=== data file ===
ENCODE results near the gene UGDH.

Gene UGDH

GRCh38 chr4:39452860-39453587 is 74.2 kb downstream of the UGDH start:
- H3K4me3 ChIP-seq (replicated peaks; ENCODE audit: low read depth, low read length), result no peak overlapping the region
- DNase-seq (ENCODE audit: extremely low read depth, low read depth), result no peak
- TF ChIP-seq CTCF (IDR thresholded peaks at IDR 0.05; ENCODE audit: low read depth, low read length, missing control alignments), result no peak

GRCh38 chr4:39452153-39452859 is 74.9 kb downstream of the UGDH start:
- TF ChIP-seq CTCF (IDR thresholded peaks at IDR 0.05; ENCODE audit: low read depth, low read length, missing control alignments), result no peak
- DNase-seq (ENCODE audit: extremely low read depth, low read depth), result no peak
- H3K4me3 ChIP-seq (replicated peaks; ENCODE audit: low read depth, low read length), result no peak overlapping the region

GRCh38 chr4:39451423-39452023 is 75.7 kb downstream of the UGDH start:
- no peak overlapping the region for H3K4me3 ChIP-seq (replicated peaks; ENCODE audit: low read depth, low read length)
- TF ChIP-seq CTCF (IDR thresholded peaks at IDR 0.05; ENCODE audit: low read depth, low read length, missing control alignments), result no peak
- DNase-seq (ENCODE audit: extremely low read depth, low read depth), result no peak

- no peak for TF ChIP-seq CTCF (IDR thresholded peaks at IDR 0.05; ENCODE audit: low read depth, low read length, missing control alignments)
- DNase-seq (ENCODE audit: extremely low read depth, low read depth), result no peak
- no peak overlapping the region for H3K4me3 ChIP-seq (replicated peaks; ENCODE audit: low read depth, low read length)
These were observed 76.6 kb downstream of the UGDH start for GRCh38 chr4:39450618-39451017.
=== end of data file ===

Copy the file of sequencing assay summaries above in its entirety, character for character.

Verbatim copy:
ENCODE results near the gene UGDH.

Gene UGDH

GRCh38 chr4:39452860-39453587 is 74.2 kb downstream of the UGDH start:
- H3K4me3 ChIP-seq (replicated peaks; ENCODE audit: low read depth, low read length), result no peak overlapping the region
- DNase-seq (ENCODE audit: extremely low read depth, low read depth), result no peak
- TF ChIP-seq CTCF (IDR thresholded peaks at IDR 0.05; ENCODE audit: low read depth, low read length, missing control alignments), result no peak

GRCh38 chr4:39452153-39452859 is 74.9 kb downstream of the UGDH start:
- TF ChIP-seq CTCF (IDR thresholded peaks at IDR 0.05; ENCODE audit: low read depth, low read length, missing control alignments), result no peak
- DNase-seq (ENCODE audit: extremely low read depth, low read depth), result no peak
- H3K4me3 ChIP-seq (replicated peaks; ENCODE audit: low read depth, low read length), result no peak overlapping the region

GRCh38 chr4:39451423-39452023 is 75.7 kb downstream of the UGDH start:
- no peak overlapping the region for H3K4me3 ChIP-seq (replicated peaks; ENCODE audit: low read depth, low read length)
- TF ChIP-seq CTCF (IDR thresholded peaks at IDR 0.05; ENCODE audit: low read depth, low read length, missing control alignments), result no peak
- DNase-seq (ENCODE audit: extremely low read depth, low read depth), result no peak

- no peak for TF ChIP-seq CTCF (IDR thresholded peaks at IDR 0.05; ENCODE audit: low read depth, low read length, missing control alignments)
- DNase-seq (ENCODE audit: extremely low read depth, low read depth), result no peak
- no peak overlapping the region for H3K4me3 ChIP-seq (replicated peaks; ENCODE audit: low read depth, low read length)
These were observed 76.6 kb downstream of the UGDH start for GRCh38 chr4:39450618-39451017.